“Black-ish” Addresses Police Brutality


In ‘Hope,’ the ABC sitcom tackles the multifaceted conversation around police brutality with wit, warmth and a much-needed dose of realism.

Black-ish has consistently shown that it isn’t afraid to tackle social issues. The Season Two premiere was about the casual use of the N-word and Season One featured episodes devoted to everything from black Republicans to corporal punishment. The show prides itself on presenting a more-nuanced-than-you’d-expect take on the concerns and quirks of black culture, so it makes perfect sense that it would tackle the current outrage over high-profile killings of black people by police. “The police are shooting people with no arms—why am I just now hearing about this?” exclaims a stunned Jack as the family struggles with how to explain to its youngest members what’s going on—and to help Jack understand what “unarmed” means.

In “Hope,” the Johnsons are glued to the screen on a family night, tensely watching and waiting for a grand jury’s ruling on a fictionalized (but just real enough) killing of an unarmed black man by a police officer. This man was tazed 37 times while sellingTrainwreck and Chi-raq DVDs, a setup for a hilarious Spike Lee dig (“Chi-raq is clearly the reason the boy was tazed—horrible movie,” exclaims Ruby.)

When Zoe confuses the details of the case, the rest of the family tries to explain exactlywhich unarmed black guy was killed this time: “No, Charleston was the unarmed guy who got shot in the back. Cincy was the traffic stop,” Junior clarifies. It sets up the rest of the episode nicely, conveying Zoe’s flippancy and the frequency of these killings—the kind of frequency that would eventually contribute to teenage apathy.

One of black-ish‘s most consistent strengths is its ability to weave in topicality without treading too close to treacly “Very Special Episode”-style preachiness, but even more significant is the way the show juggles multiple angles on a particular subject. Several facets of the cultural conversation about police brutality play out while the Johnson family discusses the night’s news and tries to decide what to order for take-out. At the center is the conflict between Bow and Dre, born of Bow’s desire to not turn her kids against the system at such a young age and Dre’s belief that black children can’t afford to be ignorant about the racist world in which they live.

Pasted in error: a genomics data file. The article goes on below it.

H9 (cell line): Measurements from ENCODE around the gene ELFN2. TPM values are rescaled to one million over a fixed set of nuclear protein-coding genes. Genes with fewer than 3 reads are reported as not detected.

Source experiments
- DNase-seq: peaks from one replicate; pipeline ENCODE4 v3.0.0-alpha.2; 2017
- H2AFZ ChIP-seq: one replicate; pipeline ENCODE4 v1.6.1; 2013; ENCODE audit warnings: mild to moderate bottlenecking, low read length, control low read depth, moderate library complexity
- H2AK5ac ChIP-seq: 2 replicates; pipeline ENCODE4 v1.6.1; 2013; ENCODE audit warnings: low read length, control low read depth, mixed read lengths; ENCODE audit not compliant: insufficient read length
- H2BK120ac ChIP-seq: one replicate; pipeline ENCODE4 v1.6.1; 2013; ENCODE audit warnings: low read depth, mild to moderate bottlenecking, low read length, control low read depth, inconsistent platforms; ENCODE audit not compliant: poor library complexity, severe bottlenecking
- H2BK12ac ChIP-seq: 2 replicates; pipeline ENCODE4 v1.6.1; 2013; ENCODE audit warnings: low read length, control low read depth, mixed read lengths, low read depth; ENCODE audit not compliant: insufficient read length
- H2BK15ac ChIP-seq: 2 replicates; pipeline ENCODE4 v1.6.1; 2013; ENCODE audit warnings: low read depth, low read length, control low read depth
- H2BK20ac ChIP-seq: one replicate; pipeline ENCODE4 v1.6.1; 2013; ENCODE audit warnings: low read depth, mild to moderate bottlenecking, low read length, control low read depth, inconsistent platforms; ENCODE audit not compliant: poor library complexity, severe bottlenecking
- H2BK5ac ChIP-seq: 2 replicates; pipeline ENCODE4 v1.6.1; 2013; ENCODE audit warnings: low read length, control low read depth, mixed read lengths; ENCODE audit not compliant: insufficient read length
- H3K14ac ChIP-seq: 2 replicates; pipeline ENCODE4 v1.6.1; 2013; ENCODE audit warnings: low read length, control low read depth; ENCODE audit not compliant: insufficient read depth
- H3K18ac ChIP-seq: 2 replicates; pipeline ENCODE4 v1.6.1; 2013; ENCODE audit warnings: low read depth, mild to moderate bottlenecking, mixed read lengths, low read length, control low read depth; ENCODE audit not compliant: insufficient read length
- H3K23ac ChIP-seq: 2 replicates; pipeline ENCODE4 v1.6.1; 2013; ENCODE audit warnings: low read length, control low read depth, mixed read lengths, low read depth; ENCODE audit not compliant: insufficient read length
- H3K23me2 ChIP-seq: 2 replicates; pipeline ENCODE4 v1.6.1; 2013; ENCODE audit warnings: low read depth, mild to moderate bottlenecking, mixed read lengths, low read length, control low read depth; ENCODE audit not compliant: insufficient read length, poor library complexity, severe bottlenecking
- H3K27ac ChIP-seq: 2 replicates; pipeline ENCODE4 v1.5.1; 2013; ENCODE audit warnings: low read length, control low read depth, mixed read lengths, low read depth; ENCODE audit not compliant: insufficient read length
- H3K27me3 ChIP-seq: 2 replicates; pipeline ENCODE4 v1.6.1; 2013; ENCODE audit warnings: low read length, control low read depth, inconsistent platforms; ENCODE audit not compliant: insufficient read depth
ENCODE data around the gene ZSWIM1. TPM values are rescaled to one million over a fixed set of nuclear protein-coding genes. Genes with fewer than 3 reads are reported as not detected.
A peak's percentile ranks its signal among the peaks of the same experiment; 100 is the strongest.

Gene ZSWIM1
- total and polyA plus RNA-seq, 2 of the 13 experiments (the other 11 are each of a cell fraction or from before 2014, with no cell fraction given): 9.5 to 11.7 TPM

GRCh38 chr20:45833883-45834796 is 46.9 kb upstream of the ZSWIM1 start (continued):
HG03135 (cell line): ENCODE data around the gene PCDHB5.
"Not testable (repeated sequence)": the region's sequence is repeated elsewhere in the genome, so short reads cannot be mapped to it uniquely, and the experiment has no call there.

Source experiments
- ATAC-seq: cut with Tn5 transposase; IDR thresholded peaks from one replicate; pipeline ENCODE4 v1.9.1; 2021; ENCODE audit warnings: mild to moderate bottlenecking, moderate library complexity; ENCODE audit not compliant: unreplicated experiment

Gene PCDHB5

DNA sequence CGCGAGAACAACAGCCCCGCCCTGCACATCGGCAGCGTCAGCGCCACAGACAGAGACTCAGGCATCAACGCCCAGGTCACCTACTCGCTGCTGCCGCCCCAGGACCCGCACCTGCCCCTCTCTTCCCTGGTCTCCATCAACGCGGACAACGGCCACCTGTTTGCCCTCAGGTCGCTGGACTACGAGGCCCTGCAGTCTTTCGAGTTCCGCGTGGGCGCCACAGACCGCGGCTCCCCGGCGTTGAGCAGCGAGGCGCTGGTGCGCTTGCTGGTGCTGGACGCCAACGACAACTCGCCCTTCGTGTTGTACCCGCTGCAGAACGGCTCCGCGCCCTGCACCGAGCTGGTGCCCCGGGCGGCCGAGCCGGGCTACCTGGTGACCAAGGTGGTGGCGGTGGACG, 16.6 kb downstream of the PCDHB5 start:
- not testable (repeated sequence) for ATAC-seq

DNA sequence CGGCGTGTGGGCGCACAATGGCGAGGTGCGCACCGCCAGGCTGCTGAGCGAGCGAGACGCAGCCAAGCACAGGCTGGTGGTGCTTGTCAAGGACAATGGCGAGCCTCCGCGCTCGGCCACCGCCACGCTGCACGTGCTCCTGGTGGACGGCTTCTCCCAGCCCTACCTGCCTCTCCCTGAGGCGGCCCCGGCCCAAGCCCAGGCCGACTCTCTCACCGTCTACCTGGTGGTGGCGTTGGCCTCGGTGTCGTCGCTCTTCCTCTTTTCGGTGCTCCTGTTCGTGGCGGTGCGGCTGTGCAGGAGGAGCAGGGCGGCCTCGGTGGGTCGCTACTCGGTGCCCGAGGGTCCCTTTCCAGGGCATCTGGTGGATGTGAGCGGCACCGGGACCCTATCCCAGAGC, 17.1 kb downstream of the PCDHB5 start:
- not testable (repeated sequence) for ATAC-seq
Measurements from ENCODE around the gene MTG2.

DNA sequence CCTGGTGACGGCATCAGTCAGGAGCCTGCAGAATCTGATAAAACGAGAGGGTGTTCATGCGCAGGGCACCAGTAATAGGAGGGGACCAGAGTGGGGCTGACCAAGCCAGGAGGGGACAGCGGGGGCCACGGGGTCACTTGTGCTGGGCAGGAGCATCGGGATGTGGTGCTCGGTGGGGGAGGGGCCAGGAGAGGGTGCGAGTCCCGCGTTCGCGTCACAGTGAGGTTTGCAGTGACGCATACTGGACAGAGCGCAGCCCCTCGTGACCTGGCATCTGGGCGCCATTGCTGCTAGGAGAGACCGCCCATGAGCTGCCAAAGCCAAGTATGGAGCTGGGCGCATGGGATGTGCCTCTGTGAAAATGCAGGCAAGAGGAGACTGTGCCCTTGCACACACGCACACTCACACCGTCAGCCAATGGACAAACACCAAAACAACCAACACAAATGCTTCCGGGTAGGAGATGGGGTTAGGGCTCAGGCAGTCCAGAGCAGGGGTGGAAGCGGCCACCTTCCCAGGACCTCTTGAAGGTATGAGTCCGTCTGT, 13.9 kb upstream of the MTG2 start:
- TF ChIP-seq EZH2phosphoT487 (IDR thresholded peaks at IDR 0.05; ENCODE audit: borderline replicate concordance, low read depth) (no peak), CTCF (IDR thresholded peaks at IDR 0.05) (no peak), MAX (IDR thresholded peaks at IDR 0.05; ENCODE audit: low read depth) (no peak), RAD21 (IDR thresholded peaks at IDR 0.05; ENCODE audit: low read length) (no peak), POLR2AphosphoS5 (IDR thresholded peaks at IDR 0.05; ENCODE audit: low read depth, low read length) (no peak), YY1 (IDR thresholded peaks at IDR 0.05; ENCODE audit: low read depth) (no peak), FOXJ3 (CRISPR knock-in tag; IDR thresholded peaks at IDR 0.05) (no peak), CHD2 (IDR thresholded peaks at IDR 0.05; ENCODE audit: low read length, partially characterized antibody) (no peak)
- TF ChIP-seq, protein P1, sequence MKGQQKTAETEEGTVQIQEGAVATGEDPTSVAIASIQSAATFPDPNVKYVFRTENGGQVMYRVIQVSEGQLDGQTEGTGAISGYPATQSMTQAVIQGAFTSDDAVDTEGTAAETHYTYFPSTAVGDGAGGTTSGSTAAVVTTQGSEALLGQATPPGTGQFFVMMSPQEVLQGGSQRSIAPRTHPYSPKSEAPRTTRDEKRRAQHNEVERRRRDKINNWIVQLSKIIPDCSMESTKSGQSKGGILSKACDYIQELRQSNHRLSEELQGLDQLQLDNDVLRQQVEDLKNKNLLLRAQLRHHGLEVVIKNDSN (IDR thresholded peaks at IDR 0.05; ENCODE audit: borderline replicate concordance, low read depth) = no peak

The rest of the family deals with the news in their own way. Ruby prepares for impending riots (“I got nails and two-by-fours to secure the entrances!”) as Junior develops a Ta-Nehisi Coates fixation, quoting the famed author’s work—much to Dre’s frustration. (“Where’s CNN when I’m saying that stuff!”) Meanwhile, Zoe barely seems to care, fixated on texting her friends and keeping the twins away from a P.F. Chang’s menu.

In what turns out to be a funny and honest take on a subject that has divided so much of the country, “Hope” channels both optimism (though Rainbow) and hard reality (Andre), the righteousness of newly-illuminated youth (Junior) and the common criticism that millennials are supposedly too distracted and shallow to care about the ills of society (Zoe). Little Jack and Diane symbolize youngsters whose perspectives adults often don’t want to taint, but who also could be at risk of becoming victims of the very racism their parents so adamantly hide from them.

“I don’t want to feel like my kids are living in a world that is so flawed that they can’t have any hope,” Bow says after Dre explains that “the system is rigged against us.”

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Daily Beast